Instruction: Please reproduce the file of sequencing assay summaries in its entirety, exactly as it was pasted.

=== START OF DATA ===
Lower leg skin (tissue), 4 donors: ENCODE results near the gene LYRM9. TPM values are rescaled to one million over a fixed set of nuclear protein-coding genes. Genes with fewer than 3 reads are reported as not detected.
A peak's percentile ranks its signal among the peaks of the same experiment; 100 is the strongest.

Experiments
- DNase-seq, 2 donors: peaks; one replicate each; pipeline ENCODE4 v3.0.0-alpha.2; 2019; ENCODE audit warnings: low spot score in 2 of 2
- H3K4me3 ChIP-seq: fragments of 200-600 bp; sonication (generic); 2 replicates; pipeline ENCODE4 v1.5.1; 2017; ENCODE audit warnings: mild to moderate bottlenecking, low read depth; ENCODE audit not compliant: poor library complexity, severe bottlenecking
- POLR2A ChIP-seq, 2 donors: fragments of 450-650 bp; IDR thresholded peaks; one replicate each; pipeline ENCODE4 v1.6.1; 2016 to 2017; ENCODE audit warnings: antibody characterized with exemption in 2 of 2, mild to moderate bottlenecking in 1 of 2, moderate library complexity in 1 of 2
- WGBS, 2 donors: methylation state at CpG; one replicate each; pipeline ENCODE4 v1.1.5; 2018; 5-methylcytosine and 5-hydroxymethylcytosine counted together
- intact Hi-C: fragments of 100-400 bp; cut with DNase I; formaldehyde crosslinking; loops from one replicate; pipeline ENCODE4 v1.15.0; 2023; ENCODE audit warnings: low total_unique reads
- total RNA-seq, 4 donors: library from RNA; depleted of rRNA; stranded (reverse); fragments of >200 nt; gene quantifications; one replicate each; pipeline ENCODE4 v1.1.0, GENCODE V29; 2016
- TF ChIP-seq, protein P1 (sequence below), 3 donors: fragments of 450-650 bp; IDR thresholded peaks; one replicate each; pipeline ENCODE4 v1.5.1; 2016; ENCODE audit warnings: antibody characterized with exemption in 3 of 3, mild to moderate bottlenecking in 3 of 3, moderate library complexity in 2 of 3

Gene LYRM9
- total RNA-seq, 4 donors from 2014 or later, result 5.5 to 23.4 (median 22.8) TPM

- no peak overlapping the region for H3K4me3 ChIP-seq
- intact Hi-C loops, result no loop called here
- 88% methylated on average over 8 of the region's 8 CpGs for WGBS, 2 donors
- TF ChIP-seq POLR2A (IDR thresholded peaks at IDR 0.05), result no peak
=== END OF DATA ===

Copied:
Lower leg skin (tissue), 4 donors: ENCODE results near the gene LYRM9. TPM values are rescaled to one million over a fixed set of nuclear protein-coding genes. Genes with fewer than 3 reads are reported as not detected.
A peak's percentile ranks its signal among the peaks of the same experiment; 100 is the strongest.

Experiments
- DNase-seq, 2 donors: peaks; one replicate each; pipeline ENCODE4 v3.0.0-alpha.2; 2019; ENCODE audit warnings: low spot score in 2 of 2
- H3K4me3 ChIP-seq: fragments of 200-600 bp; sonication (generic); 2 replicates; pipeline ENCODE4 v1.5.1; 2017; ENCODE audit warnings: mild to moderate bottlenecking, low read depth; ENCODE audit not compliant: poor library complexity, severe bottlenecking
- POLR2A ChIP-seq, 2 donors: fragments of 450-650 bp; IDR thresholded peaks; one replicate each; pipeline ENCODE4 v1.6.1; 2016 to 2017; ENCODE audit warnings: antibody characterized with exemption in 2 of 2, mild to moderate bottlenecking in 1 of 2, moderate library complexity in 1 of 2
- WGBS, 2 donors: methylation state at CpG; one replicate each; pipeline ENCODE4 v1.1.5; 2018; 5-methylcytosine and 5-hydroxymethylcytosine counted together
- intact Hi-C: fragments of 100-400 bp; cut with DNase I; formaldehyde crosslinking; loops from one replicate; pipeline ENCODE4 v1.15.0; 2023; ENCODE audit warnings: low total_unique reads
- total RNA-seq, 4 donors: library from RNA; depleted of rRNA; stranded (reverse); fragments of >200 nt; gene quantifications; one replicate each; pipeline ENCODE4 v1.1.0, GENCODE V29; 2016
- TF ChIP-seq, protein P1 (sequence below), 3 donors: fragments of 450-650 bp; IDR thresholded peaks; one replicate each; pipeline ENCODE4 v1.5.1; 2016; ENCODE audit warnings: antibody characterized with exemption in 3 of 3, mild to moderate bottlenecking in 3 of 3, moderate library complexity in 2 of 3

Gene LYRM9
- total RNA-seq, 4 donors from 2014 or later, result 5.5 to 23.4 (median 22.8) TPM

- no peak overlapping the region for H3K4me3 ChIP-seq
- intact Hi-C loops, result no loop called here
- 88% methylated on average over 8 of the region's 8 CpGs for WGBS, 2 donors
- TF ChIP-seq POLR2A (IDR thresholded peaks at IDR 0.05), result no peak